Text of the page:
“While the national number of housing units has increased over the past decade, it has not been uniform across the country,” said Evan Brassell, chief of the Census Bureau‘s housing statistics branch. “Counties that comprised part of a metropolitan or micropolitan area saw increases of 3.8% on average, while counties outside of those areas saw decreases of 3.9% on average.”
Throughout North Jersey, growth generally declined westward. Bergen roughly mirrors the state average, with growth of 5.6%. Passaic reached 4.6% and Morris 3.5%.
2020 NJ Census Results: Paterson’s population grew by 9%, according to 2020 census results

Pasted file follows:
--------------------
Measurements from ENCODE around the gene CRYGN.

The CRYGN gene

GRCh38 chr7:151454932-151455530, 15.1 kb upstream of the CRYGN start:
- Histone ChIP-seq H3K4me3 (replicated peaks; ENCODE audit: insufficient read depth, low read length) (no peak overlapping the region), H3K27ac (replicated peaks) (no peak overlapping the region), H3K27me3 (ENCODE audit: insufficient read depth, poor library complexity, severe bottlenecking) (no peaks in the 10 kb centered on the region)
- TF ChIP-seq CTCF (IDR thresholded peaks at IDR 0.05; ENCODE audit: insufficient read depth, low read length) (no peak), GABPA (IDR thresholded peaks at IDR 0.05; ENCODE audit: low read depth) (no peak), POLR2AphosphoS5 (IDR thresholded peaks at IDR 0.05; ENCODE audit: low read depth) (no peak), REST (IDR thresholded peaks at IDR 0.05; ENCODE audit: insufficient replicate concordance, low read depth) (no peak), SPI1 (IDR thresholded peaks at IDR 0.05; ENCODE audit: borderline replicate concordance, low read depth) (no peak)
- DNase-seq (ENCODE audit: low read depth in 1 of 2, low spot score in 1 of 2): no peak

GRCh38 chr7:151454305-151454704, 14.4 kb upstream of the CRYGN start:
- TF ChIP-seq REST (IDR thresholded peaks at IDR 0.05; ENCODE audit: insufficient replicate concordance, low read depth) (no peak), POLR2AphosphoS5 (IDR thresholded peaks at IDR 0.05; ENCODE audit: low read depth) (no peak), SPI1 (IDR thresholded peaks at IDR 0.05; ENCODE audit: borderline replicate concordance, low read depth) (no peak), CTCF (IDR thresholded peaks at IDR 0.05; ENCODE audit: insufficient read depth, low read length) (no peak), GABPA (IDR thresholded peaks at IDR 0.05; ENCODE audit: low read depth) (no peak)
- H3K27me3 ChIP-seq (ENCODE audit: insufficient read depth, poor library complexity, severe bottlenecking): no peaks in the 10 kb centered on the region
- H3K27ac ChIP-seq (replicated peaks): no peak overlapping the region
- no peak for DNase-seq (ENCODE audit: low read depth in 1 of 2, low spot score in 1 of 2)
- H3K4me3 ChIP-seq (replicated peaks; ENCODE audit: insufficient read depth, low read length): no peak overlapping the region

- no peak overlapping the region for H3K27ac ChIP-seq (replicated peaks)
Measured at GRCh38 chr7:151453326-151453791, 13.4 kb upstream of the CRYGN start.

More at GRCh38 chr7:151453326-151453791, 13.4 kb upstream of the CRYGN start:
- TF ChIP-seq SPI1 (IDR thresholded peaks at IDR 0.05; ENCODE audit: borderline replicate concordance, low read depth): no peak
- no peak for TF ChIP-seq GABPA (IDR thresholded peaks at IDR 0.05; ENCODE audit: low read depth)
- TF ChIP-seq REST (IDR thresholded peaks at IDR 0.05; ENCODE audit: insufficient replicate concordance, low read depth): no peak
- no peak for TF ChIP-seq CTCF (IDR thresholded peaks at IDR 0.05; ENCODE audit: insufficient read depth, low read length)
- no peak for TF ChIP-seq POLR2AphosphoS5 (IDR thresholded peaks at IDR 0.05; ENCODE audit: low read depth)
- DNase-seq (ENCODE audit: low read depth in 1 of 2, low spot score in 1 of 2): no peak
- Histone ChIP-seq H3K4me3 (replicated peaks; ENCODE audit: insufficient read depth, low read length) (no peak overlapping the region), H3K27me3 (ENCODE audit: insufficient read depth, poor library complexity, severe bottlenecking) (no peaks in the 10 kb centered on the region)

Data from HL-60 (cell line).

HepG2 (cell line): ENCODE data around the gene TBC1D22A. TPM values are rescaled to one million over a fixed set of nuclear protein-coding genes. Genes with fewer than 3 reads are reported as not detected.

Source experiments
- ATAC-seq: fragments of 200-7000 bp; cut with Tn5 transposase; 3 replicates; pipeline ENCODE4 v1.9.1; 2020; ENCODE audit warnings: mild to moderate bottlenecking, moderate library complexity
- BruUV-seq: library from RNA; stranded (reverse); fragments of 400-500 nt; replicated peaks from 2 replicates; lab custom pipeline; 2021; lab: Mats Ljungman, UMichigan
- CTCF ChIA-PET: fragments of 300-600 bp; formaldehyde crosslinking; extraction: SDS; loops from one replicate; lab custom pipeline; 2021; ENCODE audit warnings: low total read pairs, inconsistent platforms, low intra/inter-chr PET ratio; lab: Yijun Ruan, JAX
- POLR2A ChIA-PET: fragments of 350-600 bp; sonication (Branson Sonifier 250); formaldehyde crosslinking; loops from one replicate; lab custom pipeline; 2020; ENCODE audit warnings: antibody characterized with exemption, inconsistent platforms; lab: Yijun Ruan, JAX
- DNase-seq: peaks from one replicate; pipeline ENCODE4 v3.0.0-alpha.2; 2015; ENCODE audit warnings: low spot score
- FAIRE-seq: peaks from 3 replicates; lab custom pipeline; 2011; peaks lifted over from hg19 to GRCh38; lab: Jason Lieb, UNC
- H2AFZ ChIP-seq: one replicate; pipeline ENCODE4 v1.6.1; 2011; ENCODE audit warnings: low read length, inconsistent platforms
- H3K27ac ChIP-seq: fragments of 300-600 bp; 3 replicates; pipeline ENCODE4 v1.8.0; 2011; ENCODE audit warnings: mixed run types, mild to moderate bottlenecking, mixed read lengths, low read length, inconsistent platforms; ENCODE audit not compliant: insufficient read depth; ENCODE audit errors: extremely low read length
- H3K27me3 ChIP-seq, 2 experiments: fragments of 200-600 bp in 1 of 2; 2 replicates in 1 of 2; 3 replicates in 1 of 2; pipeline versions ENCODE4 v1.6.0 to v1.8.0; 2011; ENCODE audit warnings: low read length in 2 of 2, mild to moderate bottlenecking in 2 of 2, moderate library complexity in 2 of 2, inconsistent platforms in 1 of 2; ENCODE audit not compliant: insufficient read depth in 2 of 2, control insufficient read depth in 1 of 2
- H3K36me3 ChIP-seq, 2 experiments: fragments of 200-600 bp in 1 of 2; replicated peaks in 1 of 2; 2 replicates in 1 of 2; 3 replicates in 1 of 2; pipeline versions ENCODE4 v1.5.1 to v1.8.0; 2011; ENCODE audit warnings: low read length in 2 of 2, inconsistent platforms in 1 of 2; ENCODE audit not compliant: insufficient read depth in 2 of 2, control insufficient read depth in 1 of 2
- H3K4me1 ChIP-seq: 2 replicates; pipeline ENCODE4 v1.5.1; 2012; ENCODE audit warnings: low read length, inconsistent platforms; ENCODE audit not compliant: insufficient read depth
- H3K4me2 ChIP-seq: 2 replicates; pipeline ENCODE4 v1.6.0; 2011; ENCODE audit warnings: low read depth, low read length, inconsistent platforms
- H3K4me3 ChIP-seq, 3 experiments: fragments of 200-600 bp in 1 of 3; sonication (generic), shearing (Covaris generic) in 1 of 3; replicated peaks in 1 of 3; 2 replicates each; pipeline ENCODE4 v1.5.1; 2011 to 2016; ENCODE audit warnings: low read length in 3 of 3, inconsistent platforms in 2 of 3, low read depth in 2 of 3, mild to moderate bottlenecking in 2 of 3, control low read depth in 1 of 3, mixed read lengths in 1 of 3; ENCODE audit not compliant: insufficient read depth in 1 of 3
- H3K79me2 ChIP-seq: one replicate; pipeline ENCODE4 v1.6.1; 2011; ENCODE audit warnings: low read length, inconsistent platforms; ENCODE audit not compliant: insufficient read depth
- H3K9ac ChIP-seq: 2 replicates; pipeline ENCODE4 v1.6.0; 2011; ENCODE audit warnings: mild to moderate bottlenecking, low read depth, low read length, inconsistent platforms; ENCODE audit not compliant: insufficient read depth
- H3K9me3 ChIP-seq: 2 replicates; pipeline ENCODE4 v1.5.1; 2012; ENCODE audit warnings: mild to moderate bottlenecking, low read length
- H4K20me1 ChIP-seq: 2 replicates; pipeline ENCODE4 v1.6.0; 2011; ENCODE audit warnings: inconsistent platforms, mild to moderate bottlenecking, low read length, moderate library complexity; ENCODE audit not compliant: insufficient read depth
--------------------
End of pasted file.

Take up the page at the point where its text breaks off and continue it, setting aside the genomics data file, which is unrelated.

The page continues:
Marc Perry, senior demographer at the Census Bureau, said that while metropolitan counties have seen growth nationwide, others have mostly seen population declines. The plunge nevertheless infiltrated some of the more rural counties in the New York metropolitan area, namely Putnam County, New York and Sussex County. In Sussex, a 2.6% increase in the adult population was offset by a 22.4% decrease in the under-18 subset, resulting in a 3.4% decrease in population. It was the only county in New Jersey north of Atlantic County to lose residents.
Steve Oroho, a state senator who represents Sussex County, said the Highlands Water Protection and Planning Act 2004, which restricted development, made its impact known in the 2020 census The law restricts housing and business development to preserve a watershed that supplies water to most residents of the state, including those of Jersey City.
“I think the Highlands Act since 2004 has made it difficult for new businesses here,” Oroho said. “However, timing is everything. I think we are seeing a paradigm shift.”